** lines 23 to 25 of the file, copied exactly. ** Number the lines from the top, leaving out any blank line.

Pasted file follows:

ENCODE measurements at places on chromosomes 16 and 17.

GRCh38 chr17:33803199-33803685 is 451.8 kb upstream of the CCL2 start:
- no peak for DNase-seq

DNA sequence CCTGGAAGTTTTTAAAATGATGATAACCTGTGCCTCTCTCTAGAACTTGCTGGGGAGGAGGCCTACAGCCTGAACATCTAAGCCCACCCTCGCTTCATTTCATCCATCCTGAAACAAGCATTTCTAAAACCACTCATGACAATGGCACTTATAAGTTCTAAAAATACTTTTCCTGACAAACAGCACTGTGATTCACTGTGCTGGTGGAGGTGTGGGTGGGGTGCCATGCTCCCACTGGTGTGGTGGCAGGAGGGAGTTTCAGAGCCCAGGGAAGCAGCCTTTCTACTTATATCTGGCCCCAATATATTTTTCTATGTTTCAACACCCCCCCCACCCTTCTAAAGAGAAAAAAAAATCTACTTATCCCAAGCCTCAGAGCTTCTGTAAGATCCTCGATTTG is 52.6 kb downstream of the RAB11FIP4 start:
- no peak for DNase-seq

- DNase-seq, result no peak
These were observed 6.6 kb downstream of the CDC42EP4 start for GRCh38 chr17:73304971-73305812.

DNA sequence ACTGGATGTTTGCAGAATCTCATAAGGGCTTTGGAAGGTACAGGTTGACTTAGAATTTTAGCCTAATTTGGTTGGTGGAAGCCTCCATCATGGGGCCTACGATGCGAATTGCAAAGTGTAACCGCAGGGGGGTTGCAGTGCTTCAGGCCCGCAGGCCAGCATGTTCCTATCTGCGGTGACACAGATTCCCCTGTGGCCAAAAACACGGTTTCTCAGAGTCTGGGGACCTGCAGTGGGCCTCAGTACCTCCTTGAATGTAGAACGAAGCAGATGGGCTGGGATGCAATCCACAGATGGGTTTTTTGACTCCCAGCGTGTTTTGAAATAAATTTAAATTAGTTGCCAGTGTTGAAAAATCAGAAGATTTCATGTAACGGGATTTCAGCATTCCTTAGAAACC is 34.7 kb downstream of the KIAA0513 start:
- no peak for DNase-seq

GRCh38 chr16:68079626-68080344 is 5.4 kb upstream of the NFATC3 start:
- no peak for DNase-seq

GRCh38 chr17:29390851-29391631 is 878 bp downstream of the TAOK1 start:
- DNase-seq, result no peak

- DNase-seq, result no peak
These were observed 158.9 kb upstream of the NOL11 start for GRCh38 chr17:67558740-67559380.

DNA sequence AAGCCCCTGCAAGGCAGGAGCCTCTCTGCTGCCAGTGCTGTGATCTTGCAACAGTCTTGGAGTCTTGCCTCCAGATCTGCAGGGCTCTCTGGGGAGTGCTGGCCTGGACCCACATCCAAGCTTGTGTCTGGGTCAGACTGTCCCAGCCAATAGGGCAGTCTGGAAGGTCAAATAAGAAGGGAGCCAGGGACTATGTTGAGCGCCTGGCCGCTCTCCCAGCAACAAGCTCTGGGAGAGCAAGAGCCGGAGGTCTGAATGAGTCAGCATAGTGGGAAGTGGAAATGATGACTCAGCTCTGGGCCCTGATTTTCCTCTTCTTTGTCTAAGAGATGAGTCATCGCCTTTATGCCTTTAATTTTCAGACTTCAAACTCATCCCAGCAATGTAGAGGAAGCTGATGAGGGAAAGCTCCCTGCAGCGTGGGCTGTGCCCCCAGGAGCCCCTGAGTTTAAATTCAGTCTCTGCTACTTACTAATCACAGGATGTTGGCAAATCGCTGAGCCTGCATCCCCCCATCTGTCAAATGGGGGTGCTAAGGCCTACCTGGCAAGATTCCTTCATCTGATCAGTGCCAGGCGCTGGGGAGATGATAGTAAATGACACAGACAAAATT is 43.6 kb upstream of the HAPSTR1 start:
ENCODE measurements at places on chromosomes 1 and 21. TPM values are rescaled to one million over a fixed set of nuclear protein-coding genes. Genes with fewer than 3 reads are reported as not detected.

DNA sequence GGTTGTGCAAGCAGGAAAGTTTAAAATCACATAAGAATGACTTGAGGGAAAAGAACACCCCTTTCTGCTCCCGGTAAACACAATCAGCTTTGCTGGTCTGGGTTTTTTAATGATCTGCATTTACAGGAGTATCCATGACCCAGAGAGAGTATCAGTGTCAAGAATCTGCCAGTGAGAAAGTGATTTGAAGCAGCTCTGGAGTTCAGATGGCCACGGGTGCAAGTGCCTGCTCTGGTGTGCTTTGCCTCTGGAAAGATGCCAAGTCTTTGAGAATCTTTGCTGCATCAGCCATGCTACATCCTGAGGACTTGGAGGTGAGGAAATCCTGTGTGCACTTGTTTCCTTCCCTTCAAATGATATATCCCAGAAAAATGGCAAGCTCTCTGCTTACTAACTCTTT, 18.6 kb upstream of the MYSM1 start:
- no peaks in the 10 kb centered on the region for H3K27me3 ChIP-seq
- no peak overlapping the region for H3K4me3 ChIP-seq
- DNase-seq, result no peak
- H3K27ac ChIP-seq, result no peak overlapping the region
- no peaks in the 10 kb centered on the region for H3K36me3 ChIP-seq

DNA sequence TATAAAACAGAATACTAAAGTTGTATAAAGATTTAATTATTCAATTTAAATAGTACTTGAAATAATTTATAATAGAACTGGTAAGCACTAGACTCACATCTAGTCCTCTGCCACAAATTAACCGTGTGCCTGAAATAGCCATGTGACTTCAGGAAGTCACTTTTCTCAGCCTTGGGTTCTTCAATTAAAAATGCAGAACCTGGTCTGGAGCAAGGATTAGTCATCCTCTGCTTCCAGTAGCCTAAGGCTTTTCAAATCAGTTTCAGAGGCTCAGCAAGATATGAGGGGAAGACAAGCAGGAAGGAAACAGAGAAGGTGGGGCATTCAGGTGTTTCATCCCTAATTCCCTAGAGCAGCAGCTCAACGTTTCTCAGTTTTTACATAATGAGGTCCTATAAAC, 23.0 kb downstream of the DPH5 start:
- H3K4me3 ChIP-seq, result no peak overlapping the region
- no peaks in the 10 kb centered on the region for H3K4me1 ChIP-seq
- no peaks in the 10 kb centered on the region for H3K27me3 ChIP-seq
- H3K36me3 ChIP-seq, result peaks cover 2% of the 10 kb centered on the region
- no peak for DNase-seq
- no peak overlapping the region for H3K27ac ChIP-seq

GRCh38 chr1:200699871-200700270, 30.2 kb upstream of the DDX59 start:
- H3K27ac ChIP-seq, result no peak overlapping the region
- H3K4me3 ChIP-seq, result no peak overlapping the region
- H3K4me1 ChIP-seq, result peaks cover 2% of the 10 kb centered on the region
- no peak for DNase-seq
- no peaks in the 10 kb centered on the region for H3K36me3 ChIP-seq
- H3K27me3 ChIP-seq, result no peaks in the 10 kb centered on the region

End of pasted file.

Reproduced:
- no peaks in the 10 kb centered on the region for H3K36me3 ChIP-seq

DNA sequence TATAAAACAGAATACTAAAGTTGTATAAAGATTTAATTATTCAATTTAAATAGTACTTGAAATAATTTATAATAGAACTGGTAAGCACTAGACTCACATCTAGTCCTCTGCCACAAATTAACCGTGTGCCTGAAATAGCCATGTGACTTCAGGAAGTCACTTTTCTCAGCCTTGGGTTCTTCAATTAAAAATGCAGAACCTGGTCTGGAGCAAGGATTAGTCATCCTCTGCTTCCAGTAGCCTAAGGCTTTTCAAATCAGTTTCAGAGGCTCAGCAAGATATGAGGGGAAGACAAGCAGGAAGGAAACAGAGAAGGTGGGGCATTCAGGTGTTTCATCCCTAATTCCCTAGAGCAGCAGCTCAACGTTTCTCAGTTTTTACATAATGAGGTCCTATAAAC, 23.0 kb downstream of the DPH5 start:
- H3K4me3 ChIP-seq, result no peak overlapping the region